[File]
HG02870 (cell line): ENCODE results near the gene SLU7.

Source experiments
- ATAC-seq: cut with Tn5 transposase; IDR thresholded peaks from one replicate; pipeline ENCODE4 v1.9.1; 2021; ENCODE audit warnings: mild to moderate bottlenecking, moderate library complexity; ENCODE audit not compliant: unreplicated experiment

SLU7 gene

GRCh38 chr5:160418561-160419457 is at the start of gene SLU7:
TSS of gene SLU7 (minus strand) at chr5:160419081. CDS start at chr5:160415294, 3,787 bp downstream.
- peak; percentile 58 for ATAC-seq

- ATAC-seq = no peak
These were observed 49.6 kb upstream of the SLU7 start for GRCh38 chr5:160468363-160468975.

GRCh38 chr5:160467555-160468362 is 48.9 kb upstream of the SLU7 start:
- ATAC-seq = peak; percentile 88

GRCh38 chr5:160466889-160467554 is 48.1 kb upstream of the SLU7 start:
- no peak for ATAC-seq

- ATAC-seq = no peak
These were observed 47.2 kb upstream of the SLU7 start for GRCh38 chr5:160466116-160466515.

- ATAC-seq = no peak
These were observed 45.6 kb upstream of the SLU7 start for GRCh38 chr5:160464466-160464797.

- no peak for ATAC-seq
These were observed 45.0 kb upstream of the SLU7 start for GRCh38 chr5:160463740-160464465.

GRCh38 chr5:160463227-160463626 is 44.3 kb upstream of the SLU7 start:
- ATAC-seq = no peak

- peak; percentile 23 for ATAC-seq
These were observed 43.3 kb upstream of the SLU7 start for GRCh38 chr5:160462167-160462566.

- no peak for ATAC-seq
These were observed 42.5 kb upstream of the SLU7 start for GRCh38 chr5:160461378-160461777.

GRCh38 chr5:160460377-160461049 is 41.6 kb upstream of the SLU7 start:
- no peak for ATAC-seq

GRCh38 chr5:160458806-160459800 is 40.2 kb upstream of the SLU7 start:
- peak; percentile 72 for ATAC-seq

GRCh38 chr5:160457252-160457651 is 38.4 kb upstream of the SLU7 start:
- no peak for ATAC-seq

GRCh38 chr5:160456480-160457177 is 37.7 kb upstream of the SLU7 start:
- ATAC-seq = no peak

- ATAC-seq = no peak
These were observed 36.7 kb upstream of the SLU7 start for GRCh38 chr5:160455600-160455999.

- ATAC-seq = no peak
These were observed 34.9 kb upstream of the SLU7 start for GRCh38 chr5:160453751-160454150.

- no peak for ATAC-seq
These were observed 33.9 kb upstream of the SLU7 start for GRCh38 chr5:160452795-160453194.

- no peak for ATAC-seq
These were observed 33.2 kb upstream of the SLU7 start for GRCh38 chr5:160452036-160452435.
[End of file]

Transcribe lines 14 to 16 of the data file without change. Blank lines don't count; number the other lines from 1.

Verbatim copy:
- ATAC-seq = no peak
These were observed 47.2 kb upstream of the SLU7 start for GRCh38 chr5:160466116-160466515.

- ATAC-seq = no peak